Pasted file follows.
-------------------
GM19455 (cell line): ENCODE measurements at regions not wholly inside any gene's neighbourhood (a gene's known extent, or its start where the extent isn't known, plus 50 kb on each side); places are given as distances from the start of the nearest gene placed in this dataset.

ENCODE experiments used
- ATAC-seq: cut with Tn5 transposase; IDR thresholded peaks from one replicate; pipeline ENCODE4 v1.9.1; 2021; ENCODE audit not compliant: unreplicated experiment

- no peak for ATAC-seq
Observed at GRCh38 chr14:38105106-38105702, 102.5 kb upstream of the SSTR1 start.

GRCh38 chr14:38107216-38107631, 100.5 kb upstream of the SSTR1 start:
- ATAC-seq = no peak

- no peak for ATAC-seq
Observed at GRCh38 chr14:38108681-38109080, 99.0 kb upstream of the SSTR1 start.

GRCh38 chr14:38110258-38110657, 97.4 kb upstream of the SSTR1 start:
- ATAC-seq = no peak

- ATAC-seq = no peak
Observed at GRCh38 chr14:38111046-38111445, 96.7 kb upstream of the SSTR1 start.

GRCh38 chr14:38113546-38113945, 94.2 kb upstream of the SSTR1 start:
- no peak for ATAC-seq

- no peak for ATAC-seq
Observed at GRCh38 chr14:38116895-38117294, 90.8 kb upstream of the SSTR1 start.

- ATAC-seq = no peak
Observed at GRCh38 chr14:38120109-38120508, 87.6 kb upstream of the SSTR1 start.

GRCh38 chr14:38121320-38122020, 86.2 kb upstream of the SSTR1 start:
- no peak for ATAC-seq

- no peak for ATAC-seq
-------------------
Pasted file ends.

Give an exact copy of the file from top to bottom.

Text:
GM19455 (cell line): ENCODE measurements at regions not wholly inside any gene's neighbourhood (a gene's known extent, or its start where the extent isn't known, plus 50 kb on each side); places are given as distances from the start of the nearest gene placed in this dataset.

ENCODE experiments used
- ATAC-seq: cut with Tn5 transposase; IDR thresholded peaks from one replicate; pipeline ENCODE4 v1.9.1; 2021; ENCODE audit not compliant: unreplicated experiment

- no peak for ATAC-seq
Observed at GRCh38 chr14:38105106-38105702, 102.5 kb upstream of the SSTR1 start.

GRCh38 chr14:38107216-38107631, 100.5 kb upstream of the SSTR1 start:
- ATAC-seq = no peak

- no peak for ATAC-seq
Observed at GRCh38 chr14:38108681-38109080, 99.0 kb upstream of the SSTR1 start.

GRCh38 chr14:38110258-38110657, 97.4 kb upstream of the SSTR1 start:
- ATAC-seq = no peak

- ATAC-seq = no peak
Observed at GRCh38 chr14:38111046-38111445, 96.7 kb upstream of the SSTR1 start.

GRCh38 chr14:38113546-38113945, 94.2 kb upstream of the SSTR1 start:
- no peak for ATAC-seq

- no peak for ATAC-seq
Observed at GRCh38 chr14:38116895-38117294, 90.8 kb upstream of the SSTR1 start.

- ATAC-seq = no peak
Observed at GRCh38 chr14:38120109-38120508, 87.6 kb upstream of the SSTR1 start.

GRCh38 chr14:38121320-38122020, 86.2 kb upstream of the SSTR1 start:
- no peak for ATAC-seq

- no peak for ATAC-seq